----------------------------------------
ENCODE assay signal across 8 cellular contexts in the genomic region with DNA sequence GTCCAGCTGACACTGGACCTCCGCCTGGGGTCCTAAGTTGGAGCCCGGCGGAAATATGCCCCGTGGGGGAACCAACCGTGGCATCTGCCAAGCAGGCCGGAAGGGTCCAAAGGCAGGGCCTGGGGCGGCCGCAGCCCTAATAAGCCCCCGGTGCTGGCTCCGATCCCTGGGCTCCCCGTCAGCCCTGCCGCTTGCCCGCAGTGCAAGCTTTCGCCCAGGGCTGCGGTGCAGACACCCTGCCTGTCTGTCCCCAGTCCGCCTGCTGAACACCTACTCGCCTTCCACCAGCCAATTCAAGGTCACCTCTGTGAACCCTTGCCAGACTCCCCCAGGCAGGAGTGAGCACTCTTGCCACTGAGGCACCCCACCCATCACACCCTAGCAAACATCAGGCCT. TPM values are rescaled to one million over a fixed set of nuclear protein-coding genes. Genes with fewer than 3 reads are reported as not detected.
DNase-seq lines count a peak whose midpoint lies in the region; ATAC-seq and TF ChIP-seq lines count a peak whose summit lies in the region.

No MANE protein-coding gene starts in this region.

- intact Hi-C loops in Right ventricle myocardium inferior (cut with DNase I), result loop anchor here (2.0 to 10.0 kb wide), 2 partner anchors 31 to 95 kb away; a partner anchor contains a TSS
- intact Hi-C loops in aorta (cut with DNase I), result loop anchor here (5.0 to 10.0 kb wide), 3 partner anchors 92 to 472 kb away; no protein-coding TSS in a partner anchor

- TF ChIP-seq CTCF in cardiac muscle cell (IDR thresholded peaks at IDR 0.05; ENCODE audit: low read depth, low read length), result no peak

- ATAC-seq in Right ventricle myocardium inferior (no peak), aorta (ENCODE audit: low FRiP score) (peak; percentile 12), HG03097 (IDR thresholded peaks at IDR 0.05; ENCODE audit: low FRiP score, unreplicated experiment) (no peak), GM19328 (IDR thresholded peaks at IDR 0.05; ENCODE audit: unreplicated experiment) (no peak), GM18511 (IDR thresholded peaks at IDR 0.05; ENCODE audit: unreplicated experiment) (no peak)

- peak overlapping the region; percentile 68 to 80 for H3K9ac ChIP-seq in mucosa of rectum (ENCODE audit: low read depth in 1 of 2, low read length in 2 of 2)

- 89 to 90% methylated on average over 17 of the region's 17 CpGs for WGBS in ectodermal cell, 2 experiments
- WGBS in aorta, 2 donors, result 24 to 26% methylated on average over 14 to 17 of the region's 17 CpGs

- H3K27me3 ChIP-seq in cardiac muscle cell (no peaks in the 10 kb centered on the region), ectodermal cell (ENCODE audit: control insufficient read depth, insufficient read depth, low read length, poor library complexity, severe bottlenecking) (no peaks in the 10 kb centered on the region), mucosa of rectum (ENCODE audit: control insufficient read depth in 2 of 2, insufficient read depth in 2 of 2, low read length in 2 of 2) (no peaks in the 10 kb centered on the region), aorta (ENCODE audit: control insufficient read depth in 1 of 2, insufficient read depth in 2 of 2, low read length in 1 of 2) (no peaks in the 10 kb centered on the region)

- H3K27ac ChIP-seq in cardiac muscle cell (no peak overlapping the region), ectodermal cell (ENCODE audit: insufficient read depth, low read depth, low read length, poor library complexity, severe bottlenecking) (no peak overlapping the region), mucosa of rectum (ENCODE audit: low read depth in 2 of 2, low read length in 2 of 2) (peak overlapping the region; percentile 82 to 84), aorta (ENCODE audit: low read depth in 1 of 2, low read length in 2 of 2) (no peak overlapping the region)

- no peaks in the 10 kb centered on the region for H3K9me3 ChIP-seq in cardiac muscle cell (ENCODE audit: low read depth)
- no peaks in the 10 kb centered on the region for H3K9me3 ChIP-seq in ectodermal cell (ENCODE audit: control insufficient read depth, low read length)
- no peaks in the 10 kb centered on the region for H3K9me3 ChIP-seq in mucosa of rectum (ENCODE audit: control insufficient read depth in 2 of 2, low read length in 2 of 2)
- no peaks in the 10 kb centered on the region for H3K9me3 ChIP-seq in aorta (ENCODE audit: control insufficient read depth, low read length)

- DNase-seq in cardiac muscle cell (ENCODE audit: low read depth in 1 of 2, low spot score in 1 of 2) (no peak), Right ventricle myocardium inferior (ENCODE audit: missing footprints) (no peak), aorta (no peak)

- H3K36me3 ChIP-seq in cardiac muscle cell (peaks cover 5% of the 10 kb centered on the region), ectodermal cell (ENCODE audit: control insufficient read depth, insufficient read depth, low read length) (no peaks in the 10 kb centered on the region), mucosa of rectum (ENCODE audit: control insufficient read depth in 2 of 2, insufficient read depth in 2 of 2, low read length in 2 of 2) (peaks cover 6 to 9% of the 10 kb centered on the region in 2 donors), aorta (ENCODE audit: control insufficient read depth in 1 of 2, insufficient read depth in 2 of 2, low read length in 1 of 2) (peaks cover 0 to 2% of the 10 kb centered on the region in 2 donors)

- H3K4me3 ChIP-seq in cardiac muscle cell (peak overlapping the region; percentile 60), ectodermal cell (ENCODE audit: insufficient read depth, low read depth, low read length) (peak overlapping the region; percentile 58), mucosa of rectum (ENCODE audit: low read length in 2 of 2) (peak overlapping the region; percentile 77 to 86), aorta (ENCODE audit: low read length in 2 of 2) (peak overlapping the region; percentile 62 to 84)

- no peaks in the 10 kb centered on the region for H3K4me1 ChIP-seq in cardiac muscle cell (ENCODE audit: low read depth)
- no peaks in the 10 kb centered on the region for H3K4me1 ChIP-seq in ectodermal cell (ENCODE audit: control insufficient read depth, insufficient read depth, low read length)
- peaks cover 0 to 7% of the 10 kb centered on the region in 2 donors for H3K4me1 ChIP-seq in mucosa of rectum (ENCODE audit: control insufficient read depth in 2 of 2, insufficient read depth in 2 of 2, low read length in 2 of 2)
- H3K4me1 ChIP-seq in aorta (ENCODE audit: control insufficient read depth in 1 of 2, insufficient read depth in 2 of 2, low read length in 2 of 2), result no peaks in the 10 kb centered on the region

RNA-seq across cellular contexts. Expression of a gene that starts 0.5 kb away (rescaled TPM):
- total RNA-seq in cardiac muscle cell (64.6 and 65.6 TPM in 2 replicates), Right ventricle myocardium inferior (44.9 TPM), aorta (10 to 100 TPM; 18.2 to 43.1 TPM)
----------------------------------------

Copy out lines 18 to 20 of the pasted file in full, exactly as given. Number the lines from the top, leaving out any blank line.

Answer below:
- H3K36me3 ChIP-seq in cardiac muscle cell (peaks cover 5% of the 10 kb centered on the region), ectodermal cell (ENCODE audit: control insufficient read depth, insufficient read depth, low read length) (no peaks in the 10 kb centered on the region), mucosa of rectum (ENCODE audit: control insufficient read depth in 2 of 2, insufficient read depth in 2 of 2, low read length in 2 of 2) (peaks cover 6 to 9% of the 10 kb centered on the region in 2 donors), aorta (ENCODE audit: control insufficient read depth in 1 of 2, insufficient read depth in 2 of 2, low read length in 1 of 2) (peaks cover 0 to 2% of the 10 kb centered on the region in 2 donors)

- H3K4me3 ChIP-seq in cardiac muscle cell (peak overlapping the region; percentile 60), ectodermal cell (ENCODE audit: insufficient read depth, low read depth, low read length) (peak overlapping the region; percentile 58), mucosa of rectum (ENCODE audit: low read length in 2 of 2) (peak overlapping the region; percentile 77 to 86), aorta (ENCODE audit: low read length in 2 of 2) (peak overlapping the region; percentile 62 to 84)

- no peaks in the 10 kb centered on the region for H3K4me1 ChIP-seq in cardiac muscle cell (ENCODE audit: low read depth)